Link-posted from my blog here. 

TLDR: I get the impression that EAs don't always understand where certain critics are coming from e.g. what do people actually mean when they say EAs aren't pursuing "system change" enough? or that we're focusing on the wrong things? I feel like I hear these critiques a lot, so I attempted to steelman them and put them into more EA-friendly jargon. It's almost certainly not a perfect representation of these views, nor exhaustive, but might be interesting anyway. Enjoy!


I feel lucky that I have fairly diverse groups of friends. On one hand, some of my closest friends are people I know through grassroots climate and animal rights activism, from my days in Extinction Rebellion and Animal Rebellion. On the other hand, I also spend a lot of time with people who have a very different approach to improving the world, such as friends I met through the Charity Entrepreneurship Incubation Program or via effective altruism

Both of these somewhat vague and undefined groups, “radical” grassroots activists and empirics-focused charity folks, often critique the other group with various concerns about their methods of doing good. Almost always, I end up defending the group under attack, saying they have some reasonable points and we would do better if we could integrate the best parts of both worldviews. 

To highlight how these conversations usually go (and clarify my own thinking), I thought I would write up the common points into a dialogue between two versions of myself. One version, labelled Quantify Everything James (or QEJ), discusses the importance of supporting highly evidence-based and quantitatively-backed ways of doing good. This is broadly similar to what most effective altruists advocate for. The other part of myself, presented under the label Complexity-inclined James (CIJ), discusses the limitations of this empirical approach, and how else we should consider doing the most good. With this character, I’m trying to capture the objections that my activist friends often have.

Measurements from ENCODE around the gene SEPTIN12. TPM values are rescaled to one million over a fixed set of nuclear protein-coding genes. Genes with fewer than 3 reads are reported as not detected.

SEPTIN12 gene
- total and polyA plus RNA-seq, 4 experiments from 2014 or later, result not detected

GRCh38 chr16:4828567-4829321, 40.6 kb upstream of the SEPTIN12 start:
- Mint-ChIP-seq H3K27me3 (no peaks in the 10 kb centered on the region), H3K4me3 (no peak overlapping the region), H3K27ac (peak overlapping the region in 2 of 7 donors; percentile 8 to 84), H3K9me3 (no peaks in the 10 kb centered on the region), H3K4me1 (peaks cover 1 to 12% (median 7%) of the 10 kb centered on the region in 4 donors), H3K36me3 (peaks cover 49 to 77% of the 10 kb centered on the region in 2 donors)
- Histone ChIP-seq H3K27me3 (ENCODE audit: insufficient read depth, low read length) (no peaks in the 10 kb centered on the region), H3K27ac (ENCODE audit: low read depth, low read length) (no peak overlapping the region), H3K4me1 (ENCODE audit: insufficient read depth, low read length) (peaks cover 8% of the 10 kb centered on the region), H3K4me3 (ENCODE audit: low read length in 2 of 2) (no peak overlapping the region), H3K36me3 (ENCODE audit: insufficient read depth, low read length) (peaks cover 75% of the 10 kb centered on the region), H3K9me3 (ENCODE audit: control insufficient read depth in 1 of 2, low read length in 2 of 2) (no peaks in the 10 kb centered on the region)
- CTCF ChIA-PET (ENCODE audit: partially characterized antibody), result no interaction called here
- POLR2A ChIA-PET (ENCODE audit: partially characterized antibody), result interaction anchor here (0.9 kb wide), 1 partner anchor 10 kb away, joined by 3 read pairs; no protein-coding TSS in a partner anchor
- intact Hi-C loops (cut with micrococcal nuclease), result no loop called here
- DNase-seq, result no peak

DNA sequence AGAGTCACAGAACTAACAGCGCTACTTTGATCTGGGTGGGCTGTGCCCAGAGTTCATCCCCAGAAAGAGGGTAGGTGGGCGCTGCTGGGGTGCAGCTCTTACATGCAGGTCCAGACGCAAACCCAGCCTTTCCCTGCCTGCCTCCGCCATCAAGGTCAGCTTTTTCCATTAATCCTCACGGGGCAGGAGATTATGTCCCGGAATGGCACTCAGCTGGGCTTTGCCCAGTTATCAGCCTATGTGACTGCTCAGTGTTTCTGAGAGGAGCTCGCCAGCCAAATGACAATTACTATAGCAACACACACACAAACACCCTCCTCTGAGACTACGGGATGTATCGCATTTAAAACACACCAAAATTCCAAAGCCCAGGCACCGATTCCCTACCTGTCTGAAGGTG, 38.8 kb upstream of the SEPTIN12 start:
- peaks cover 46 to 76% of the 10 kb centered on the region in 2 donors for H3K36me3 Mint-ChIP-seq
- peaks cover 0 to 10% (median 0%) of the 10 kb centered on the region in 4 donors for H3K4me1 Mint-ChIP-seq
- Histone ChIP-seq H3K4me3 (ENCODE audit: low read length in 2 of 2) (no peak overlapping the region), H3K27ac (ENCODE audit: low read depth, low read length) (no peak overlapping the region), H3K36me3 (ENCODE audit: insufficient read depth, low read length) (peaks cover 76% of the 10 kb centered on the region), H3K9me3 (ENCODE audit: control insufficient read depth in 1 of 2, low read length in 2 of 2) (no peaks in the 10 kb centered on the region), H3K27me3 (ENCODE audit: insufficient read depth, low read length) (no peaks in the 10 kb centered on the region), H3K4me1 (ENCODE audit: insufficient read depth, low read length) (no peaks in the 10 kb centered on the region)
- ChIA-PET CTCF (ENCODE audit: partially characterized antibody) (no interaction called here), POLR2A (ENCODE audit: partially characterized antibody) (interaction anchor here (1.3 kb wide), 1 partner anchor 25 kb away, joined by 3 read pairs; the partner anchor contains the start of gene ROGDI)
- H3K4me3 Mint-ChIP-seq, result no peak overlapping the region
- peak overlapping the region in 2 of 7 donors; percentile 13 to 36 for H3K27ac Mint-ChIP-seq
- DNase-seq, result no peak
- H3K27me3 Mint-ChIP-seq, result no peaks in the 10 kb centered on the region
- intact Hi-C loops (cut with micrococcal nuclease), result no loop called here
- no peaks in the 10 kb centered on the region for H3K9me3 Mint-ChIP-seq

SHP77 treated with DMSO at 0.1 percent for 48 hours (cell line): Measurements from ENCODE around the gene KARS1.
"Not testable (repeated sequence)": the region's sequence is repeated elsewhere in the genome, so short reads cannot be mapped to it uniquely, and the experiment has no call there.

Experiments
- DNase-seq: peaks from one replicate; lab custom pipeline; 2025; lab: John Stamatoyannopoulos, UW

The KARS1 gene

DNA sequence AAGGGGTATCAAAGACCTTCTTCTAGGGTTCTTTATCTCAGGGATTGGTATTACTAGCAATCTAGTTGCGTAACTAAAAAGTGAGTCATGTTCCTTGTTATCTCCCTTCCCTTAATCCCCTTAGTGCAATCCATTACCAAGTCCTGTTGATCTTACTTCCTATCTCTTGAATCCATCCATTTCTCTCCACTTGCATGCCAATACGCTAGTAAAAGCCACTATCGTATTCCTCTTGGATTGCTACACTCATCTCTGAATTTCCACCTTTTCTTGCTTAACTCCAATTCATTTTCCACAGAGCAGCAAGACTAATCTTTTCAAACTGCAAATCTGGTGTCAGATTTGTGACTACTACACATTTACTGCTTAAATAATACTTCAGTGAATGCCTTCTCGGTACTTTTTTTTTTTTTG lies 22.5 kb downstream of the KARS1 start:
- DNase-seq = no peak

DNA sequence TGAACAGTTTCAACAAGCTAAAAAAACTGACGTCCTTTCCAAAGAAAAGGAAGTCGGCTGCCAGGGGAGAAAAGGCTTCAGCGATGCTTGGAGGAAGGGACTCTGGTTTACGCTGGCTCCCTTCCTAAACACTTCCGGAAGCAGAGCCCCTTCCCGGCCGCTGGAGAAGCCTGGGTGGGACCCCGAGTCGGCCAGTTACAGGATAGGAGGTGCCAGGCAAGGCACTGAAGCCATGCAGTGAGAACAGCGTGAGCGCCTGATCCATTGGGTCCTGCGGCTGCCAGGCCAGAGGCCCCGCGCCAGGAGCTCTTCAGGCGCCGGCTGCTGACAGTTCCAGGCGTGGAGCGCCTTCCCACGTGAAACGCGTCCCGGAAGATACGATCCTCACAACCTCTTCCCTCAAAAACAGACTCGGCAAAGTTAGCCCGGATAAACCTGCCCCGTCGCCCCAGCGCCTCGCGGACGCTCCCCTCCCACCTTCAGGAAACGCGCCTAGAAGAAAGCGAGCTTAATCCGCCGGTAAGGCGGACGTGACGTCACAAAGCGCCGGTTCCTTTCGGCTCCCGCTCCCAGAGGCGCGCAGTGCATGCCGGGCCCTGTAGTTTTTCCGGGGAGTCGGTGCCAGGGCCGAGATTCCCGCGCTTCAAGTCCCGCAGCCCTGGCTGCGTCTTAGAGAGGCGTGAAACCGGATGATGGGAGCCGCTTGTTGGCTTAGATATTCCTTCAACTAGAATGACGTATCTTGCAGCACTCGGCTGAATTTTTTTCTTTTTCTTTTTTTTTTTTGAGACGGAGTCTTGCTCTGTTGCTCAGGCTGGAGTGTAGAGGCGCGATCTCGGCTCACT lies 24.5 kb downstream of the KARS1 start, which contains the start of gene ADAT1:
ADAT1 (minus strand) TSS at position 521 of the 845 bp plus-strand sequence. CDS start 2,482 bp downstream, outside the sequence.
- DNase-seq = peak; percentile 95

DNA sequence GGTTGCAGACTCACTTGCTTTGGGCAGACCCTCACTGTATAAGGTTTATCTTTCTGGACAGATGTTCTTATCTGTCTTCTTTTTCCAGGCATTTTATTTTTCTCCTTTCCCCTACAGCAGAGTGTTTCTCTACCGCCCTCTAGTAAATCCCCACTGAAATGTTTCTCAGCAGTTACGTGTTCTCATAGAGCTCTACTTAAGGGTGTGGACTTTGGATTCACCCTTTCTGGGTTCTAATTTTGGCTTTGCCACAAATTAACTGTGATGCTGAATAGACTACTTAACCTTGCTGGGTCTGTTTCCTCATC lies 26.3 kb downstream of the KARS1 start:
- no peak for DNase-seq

As it might be apparent, I’m sympathetic to both of these different approaches and I think they both provide some valuable insights. In this piece, I focus more on describing the common critiques of effective altruist-esque ways of doing good, as this seems to be something that isn’t particularly well understood (in my opinion).

Without further ado:

Quantify Everything James (QEJ): We should do the most good by finding charities that are very cost-effective, with a strong evidence base, and support them financially! For example, organisations like The Humane League, Clean Air Task Force and Against Malaria Foundation all seem like they provide demonstrably significant benefits on reducing animal suffering, mitigating climate change and saving human lives. For example, external evaluators estimate the Against Malaria Foundation can save a human life for around $5000 and that organisations like The Humane League affect 41 years of chicken life per dollar spent on corporate welfare campaigns.

It’s crucial we support highly evidence-based organisations such as these, as most well-intentioned charities probably don’t do that much good for their beneficiaries. Additionally, the best charities are likely to be 10-100x more effective than even the average charity! Using an example from this very relevant paper by Toby Ord: If you care about helping people with blindness, one option is to pay $40,000 for someone in the United States to have access to a guide dog (the costs of training the dog & the person). However, you could also pay for surgeries to treat trachoma, a bacterial infection that is the top cause of blindness worldwide. At around $20 per surgery, you could cure blindness for around 2,000 people – helping 2,000x more people for the same amount of money![1]

For another example, the graph below ranks HIV/AIDS interventions on the number of healthy life years saved, measured in disability-adjusted life years, per $1,000 donated (see footnote for DALY definition).[2] As you can see, education for high-risk groups performs 1,400 times better than surgical treatment for Kaposi's Sarcoma, a common intervention in wealthy countries. And we can all agree it’s good to help more people rather than fewer, so finding these effective interventions is extremely important to our theory of doing good.